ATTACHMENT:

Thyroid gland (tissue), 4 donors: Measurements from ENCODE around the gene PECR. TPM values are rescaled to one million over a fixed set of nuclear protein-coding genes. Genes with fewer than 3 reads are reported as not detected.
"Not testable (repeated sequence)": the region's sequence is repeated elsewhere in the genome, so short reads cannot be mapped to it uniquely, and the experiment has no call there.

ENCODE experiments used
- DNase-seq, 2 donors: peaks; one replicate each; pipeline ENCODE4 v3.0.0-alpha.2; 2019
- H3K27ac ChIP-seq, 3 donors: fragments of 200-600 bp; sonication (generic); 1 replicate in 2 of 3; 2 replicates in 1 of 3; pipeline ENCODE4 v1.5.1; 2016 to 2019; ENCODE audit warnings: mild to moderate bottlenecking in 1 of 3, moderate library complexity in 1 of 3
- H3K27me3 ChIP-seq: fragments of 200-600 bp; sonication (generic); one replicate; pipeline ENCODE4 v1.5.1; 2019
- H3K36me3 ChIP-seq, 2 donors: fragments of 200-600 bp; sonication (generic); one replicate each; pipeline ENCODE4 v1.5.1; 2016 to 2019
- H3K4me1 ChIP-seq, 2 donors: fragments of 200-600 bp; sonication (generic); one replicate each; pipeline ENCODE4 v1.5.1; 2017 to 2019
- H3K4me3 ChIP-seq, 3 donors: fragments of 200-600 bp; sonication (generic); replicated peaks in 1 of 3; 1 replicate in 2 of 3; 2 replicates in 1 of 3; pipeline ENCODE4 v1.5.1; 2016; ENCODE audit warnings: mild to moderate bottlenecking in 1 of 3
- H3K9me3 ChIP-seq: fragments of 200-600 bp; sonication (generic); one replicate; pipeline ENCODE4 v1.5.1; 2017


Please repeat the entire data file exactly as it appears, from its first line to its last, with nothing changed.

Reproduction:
Thyroid gland (tissue), 4 donors: Measurements from ENCODE around the gene PECR. TPM values are rescaled to one million over a fixed set of nuclear protein-coding genes. Genes with fewer than 3 reads are reported as not detected.
"Not testable (repeated sequence)": the region's sequence is repeated elsewhere in the genome, so short reads cannot be mapped to it uniquely, and the experiment has no call there.

ENCODE experiments used
- DNase-seq, 2 donors: peaks; one replicate each; pipeline ENCODE4 v3.0.0-alpha.2; 2019
- H3K27ac ChIP-seq, 3 donors: fragments of 200-600 bp; sonication (generic); 1 replicate in 2 of 3; 2 replicates in 1 of 3; pipeline ENCODE4 v1.5.1; 2016 to 2019; ENCODE audit warnings: mild to moderate bottlenecking in 1 of 3, moderate library complexity in 1 of 3
- H3K27me3 ChIP-seq: fragments of 200-600 bp; sonication (generic); one replicate; pipeline ENCODE4 v1.5.1; 2019
- H3K36me3 ChIP-seq, 2 donors: fragments of 200-600 bp; sonication (generic); one replicate each; pipeline ENCODE4 v1.5.1; 2016 to 2019
- H3K4me1 ChIP-seq, 2 donors: fragments of 200-600 bp; sonication (generic); one replicate each; pipeline ENCODE4 v1.5.1; 2017 to 2019
- H3K4me3 ChIP-seq, 3 donors: fragments of 200-600 bp; sonication (generic); replicated peaks in 1 of 3; 1 replicate in 2 of 3; 2 replicates in 1 of 3; pipeline ENCODE4 v1.5.1; 2016; ENCODE audit warnings: mild to moderate bottlenecking in 1 of 3
- H3K9me3 ChIP-seq: fragments of 200-600 bp; sonication (generic); one replicate; pipeline ENCODE4 v1.5.1; 2017